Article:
Tuesday, April 27, 2010

Top 10 Illustration Tips

Remember the belief supposedly engraved on every picture editor’s heart…a good picture is worth a thousand words. It’s certainly true, and here’s something else that’s true…article writers quadruple their chances of acceptance and double their fees by submitting photographs with their work. So, here are 10 tips on how to do it!

1. You don’t have to be a photographic genius. With today’s digital cameras and a little knowledge of image manipulation (which you can easily learn) you can take photos good enough to illustrate your articles – and they’ll be unique.

2. If you really can’t take the pictures yourself, try to come to a fair agreement with a good amateur photographer or a friend who is confident with a camera. Do a project together and then split the proceeds – a win-win situation for both of you!

3. Many places of interest – museums, stately homes, theme parks etc. – will give you permission to use the PR photos that they have in their brochures or on their website for free. They usually expect you to credit the pics to them but this shouldn’t create a problem. But you must gain permission as the copyright will be theirs or belong to the photographer who took the shot.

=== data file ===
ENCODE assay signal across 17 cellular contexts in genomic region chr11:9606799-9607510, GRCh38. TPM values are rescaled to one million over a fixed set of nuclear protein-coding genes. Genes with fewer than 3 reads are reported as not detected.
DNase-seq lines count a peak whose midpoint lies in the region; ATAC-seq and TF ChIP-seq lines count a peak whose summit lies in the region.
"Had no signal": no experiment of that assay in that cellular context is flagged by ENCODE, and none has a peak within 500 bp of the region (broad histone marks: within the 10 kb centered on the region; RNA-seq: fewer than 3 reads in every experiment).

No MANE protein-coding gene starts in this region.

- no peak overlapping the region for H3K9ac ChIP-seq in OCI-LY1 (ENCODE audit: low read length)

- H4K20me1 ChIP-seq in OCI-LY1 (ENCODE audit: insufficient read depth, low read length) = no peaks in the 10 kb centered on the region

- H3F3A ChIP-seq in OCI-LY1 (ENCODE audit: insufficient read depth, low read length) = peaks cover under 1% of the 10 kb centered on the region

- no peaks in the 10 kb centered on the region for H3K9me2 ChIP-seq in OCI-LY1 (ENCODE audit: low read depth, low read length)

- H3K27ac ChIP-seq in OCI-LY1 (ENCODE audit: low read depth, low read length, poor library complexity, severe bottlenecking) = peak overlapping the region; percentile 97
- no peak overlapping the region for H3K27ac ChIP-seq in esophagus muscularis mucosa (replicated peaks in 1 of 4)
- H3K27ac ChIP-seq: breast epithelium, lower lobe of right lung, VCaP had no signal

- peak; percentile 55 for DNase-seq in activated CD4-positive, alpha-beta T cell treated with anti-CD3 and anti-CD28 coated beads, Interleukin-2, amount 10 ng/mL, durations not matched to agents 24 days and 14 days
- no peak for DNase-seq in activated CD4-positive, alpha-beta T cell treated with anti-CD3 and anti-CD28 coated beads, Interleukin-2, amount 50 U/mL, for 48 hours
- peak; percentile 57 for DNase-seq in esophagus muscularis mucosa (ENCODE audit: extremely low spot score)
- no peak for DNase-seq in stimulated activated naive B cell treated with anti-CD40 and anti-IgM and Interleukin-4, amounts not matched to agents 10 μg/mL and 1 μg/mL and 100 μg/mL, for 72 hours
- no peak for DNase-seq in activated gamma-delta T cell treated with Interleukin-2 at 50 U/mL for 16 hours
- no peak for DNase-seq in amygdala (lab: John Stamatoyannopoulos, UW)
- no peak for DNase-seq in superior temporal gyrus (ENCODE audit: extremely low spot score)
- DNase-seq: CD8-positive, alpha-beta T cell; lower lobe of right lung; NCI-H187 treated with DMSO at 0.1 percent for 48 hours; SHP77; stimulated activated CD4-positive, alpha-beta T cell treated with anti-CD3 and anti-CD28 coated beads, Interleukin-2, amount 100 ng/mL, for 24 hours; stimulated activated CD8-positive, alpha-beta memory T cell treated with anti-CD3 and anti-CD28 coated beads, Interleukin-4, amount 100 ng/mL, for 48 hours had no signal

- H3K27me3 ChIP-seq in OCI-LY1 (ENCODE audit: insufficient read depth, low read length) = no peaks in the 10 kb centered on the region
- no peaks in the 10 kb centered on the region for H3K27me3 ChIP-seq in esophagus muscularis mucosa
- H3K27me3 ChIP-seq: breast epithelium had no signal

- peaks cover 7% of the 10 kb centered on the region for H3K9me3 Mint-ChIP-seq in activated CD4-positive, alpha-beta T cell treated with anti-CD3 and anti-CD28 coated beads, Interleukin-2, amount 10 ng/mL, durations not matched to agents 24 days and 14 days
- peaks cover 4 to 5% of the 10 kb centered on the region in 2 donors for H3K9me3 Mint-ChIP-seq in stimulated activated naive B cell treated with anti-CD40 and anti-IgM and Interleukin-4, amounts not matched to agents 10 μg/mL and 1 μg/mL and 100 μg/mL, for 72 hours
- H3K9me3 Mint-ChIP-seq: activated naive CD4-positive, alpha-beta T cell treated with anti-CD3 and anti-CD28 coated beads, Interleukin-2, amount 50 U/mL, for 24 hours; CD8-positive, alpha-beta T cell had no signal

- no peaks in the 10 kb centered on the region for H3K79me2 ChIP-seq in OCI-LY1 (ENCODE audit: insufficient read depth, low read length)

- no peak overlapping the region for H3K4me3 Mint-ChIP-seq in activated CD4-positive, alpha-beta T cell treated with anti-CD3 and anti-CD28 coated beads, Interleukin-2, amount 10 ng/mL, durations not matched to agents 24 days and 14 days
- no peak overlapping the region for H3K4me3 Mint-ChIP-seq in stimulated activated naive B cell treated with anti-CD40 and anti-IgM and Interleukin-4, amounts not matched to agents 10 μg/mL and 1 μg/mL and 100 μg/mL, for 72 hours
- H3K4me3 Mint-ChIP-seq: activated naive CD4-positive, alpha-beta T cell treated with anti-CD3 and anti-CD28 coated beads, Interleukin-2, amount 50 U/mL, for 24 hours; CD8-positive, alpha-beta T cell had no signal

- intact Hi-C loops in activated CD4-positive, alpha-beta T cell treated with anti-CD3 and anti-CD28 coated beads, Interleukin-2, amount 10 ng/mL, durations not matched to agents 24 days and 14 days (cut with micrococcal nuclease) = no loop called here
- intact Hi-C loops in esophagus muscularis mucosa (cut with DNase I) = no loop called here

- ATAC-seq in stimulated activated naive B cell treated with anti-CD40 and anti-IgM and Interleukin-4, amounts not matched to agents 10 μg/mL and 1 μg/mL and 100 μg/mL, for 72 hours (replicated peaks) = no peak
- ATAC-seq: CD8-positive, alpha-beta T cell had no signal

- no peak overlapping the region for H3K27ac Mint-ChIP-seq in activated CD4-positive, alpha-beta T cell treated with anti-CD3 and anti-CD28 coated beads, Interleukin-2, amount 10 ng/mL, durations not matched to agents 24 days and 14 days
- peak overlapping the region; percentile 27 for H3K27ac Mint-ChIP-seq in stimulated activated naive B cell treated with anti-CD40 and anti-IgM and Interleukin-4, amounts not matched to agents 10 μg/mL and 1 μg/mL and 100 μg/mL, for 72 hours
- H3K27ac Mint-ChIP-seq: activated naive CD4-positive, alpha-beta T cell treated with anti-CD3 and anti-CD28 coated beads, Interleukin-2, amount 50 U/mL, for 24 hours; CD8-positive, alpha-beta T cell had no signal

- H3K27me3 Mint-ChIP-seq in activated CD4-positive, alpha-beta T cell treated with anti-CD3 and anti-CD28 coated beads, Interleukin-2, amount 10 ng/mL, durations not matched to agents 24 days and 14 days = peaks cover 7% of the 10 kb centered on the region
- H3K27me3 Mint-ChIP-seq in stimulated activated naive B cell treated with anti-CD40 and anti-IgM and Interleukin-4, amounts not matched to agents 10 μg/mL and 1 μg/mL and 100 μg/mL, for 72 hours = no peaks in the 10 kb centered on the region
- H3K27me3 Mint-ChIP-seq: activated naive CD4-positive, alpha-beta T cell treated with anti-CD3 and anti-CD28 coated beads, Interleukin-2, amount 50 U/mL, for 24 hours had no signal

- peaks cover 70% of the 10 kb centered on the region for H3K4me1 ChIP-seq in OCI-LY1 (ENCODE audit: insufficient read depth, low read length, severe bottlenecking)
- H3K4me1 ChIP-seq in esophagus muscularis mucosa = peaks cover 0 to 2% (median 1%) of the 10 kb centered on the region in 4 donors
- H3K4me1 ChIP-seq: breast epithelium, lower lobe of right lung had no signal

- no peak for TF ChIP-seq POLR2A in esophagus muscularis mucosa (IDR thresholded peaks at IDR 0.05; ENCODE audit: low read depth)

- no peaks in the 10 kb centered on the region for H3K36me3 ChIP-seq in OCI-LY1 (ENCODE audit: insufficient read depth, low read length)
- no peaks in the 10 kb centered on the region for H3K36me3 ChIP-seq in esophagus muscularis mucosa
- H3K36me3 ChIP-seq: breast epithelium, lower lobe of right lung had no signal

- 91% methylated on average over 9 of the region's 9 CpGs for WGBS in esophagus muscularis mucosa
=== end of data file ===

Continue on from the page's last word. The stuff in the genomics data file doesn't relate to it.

4. Remember that if you are writing a biography or a feature and the subject provides you with a photo that was taken in a studio, then the copyright still belongs to that studio or the professional photographer working for them.

5. Also, you can’t just reproduce images that appear on the Internet – you have to get permission to use them – and if you can’t get this from the site on which they appear then forget it!

6. Many amateur photographers love taking ‘artistic’ shots of sunsets, clouds, landscapes etc. These may be beautiful but what most editors are looking for are clear pictures that contain a person – especially if they are doing something visually interesting. They want photos that are well-composed and actually get the reader involved with the subject on some level – whether it is a person or an inanimate object such as a building.

7. Always supply pictures in the format that the editor specifies. So do your research thoroughly. Many will accept digital images, clear prints or transparencies. But if you are sending digital images make sure you know whether they prefer them on a disc or as attachments in the preferred format.

8. However you send your photos, make sure that they are properly labelled with clear, descriptive captions.

9. Always ensure that you make it clear that you are giving permission for single use only. If an editor wants to use the picture more than once he should be prepared to pay you again.

10. Above all, be creative and don’t be afraid to experiment. Have confidence in your own ideas – digital imaging sets amateurs free to produce pictures that rival those produced by the professionals.

The Bookaholic Blog credits the E-zee Writer newsletter of the Writers Bureau.

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